Odyssey Online

Entries Tagged as 'Research How-To'

Summer Update on Databases

July 19th, 2012 · Comments Off on Summer Update on Databases

A significant part of what the University Libraries purchase or lease consists of digital full-text databases.  The collections in these databases contain a variety of primary source materials useful for teaching and research projects across the curriculum. They are significant in scope and breadth, and here we’d like to provide synopses for three of these collections. We encourage you to explore them and consider how they could be used by students and you in assignments, research papers, and other kinds of intellectual inquiries and presentations.

All of these databases are available on the SLU Libraries web site (off campus access is limited to members of the SLU Community).

Eighteenth Century Collections Online

Scope: 136,000 titles published between 1700-1800 in Great Britain and number of British Colonies, searchable, and the materials include books, essays, pamphlets, and broadsheets. The database incorporates those titles from the eighteenth century in the English Short Title Catalogue.

Specifically: This is a particularly significant database for research in British literary topics, European history, popular appraisals of theater and the arts, religious studies, and personal testaments to the prevailing attitudes and dogma of the day.

Nineteenth Century Collections Online

Scope: Tens of thousands of titles published between 1790-1929 are collected into four digital archives—Asia and the West, British Politics and Society, British Theatre, Music and Literature: High and Popular Culture, and European Literature 1790-1840: the Corvey Collection.

Specifically: This database would be a great help for major primary source research projects in European Studies, History, English, Theater, Performance and Communication Arts, Government, Modern Languages, and Art.  This collection contains not only texts from the nineteenth century, but the critical response of the day.

Women Writer’s Project

Scope: This is actually one of our longest standing digital collections, a collection of 320 works by women authors first published between 1526 and 1850.  This is database facilitates both browsing and searching, and represents a useful collection for exploring the issues pre-Victorian women writers engaged, and faced.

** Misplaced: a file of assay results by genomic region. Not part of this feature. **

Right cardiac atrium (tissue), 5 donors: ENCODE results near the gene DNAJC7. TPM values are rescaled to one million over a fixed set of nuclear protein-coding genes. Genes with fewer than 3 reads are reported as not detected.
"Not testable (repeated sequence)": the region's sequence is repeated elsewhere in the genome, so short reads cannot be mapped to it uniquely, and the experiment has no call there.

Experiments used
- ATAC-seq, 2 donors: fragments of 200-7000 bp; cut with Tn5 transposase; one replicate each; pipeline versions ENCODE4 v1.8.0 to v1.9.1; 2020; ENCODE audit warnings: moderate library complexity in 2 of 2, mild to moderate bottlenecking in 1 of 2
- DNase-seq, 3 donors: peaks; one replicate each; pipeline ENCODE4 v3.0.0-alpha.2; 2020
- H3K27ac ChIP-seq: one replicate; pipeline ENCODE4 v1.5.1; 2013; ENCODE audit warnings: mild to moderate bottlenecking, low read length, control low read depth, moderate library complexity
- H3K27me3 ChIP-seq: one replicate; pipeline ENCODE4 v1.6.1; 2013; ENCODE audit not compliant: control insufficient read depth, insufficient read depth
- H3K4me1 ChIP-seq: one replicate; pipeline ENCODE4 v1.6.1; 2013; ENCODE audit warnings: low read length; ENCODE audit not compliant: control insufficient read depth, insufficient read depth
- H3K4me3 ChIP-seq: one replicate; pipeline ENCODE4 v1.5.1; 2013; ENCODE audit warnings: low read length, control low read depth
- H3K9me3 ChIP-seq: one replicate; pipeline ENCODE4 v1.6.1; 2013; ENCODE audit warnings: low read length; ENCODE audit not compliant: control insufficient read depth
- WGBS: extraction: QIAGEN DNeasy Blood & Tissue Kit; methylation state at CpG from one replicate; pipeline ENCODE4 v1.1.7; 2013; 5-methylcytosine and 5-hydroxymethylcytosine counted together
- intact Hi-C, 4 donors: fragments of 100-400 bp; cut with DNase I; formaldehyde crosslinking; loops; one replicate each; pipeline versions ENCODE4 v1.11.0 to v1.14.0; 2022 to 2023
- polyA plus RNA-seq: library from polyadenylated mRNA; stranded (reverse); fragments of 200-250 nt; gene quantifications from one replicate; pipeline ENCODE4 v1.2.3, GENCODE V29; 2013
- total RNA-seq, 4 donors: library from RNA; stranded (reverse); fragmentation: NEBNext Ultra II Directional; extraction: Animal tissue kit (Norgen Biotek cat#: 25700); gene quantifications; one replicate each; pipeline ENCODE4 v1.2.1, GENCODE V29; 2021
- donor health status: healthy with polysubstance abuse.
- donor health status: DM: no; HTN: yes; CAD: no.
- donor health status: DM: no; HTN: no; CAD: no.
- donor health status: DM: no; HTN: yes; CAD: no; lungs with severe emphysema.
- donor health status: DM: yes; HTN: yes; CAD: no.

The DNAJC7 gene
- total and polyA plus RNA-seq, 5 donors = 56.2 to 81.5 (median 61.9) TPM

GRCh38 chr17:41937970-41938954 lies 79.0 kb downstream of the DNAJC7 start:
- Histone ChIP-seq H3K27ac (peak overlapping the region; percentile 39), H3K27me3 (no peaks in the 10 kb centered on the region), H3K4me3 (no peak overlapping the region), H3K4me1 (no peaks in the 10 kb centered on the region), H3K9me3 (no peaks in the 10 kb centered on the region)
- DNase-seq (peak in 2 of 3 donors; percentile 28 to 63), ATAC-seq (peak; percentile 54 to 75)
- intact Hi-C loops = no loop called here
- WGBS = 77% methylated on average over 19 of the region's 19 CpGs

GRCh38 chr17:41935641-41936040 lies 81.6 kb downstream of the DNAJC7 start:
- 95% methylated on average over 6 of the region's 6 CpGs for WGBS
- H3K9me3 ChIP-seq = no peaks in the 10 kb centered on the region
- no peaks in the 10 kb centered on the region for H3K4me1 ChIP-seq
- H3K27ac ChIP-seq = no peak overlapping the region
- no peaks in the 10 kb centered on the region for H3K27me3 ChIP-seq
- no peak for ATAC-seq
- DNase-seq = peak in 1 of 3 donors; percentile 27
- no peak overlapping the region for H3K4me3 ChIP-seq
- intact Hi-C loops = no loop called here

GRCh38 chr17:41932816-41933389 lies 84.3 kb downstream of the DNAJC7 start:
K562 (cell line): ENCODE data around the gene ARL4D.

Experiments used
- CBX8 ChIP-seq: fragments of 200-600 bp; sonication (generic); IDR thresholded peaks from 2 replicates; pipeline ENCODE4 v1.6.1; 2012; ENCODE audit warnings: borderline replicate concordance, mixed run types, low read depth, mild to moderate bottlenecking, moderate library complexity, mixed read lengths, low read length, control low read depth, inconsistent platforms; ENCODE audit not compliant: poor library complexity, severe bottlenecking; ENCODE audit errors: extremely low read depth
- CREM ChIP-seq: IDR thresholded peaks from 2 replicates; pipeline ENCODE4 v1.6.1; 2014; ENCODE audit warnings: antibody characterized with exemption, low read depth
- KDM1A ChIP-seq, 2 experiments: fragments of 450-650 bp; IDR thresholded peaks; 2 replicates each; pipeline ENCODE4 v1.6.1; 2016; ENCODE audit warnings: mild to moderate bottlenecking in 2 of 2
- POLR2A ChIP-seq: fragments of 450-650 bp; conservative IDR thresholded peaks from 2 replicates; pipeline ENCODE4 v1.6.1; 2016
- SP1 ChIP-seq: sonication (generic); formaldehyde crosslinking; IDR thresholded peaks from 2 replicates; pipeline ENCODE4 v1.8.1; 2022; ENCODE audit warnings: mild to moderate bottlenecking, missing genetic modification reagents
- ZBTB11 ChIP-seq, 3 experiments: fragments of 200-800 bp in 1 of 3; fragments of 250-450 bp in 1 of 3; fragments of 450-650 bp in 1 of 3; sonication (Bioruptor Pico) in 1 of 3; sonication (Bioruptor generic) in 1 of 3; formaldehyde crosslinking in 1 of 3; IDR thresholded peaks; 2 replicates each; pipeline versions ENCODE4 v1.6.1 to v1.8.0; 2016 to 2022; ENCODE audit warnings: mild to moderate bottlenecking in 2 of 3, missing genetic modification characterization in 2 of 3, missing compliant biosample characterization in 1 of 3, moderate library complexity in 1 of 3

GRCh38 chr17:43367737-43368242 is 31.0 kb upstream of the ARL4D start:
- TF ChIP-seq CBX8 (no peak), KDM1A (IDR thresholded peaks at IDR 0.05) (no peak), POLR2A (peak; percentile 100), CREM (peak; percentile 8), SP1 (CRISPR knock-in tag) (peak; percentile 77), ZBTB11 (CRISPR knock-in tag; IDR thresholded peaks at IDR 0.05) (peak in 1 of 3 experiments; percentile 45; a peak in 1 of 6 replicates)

Specifically: This is collection encompasses a range of titles from literary works to the sciences to satires on manners.  Like Nineteenth Century Collections Online this would be a useful resource for projects on the history of science, as a number of scientific treatises are included within this collection.

Tags: Research How-To

The Future of Maps

July 2nd, 2012 · Comments Off on The Future of Maps

…from Atlantic Magazine, Rebecca J. Rosen on the future of maps, a future where maps morph into “…all the information that exists in physical space, and then a layer of intelligence that can put that information to use.” Rosen mentions in the articles liking to use paper maps (you know, maps) and recently yours truly got in an argument that the correct phrase was “reading a map” not (as someone said) “interacting with a map.”

The people who would have the clearest idea about the future of maps, are our GIS staff, Carol Cady and Louise Gava! They can be found in Launders Science Library, on the second floor in our GIS space.  An overview of the great projects they are leading is prominent on our library web presence…



Tags: Essay on Technology · Research How-To

Summer Travel, Interlibrary Loan!

May 16th, 2012 · Comments Off on Summer Travel, Interlibrary Loan!

Whistle and summer is here! Whilst you are out and about in the pleasant summer time, remember SLU Libraries Interlibrary loan is still at work, available. Our forms are online, so for those working at home requests are easy.  The link here is to a quick reminder about what makes ILL’s wheels go ’round!

Tags: Research How-To

Watson as Search Engine

February 16th, 2011 · Comments Off on Watson as Search Engine

…this in the current issue of Nature, an article on Watson, the computer that recently did so well on the game show Jeopardy. The thesis is essentially that Watson could be a prototype for the next leap in search engines, namely, engines that are able to finally actualize natural language searching.  That is, computers you’d converse with and be doing so search databases.

Tags: Essay on Technology · Information Studies · Research How-To

National Virtual Library

October 14th, 2010 · Comments Off on National Virtual Library

Robert Darnton doesn’t trust Google. That is to say, he doesn’t trust Google to necessarily behave in the best interest of the public trust.  He is the author of The Case for Books: Past, Present, and Future and in a recent New York Times editorial, he echoes a call he makes in the book for a National Digital Library.  This would be a collection of e-texts drawn from books essential to American Democracy.  It’s an interesting contemplation of what public institutions are and should do in compliment and contrast to Google…

Tags: Books · Essay on Technology · Google · Research How-To

Friday Blogging, Term Paper Mills

October 1st, 2010 · Comments Off on Friday Blogging, Term Paper Mills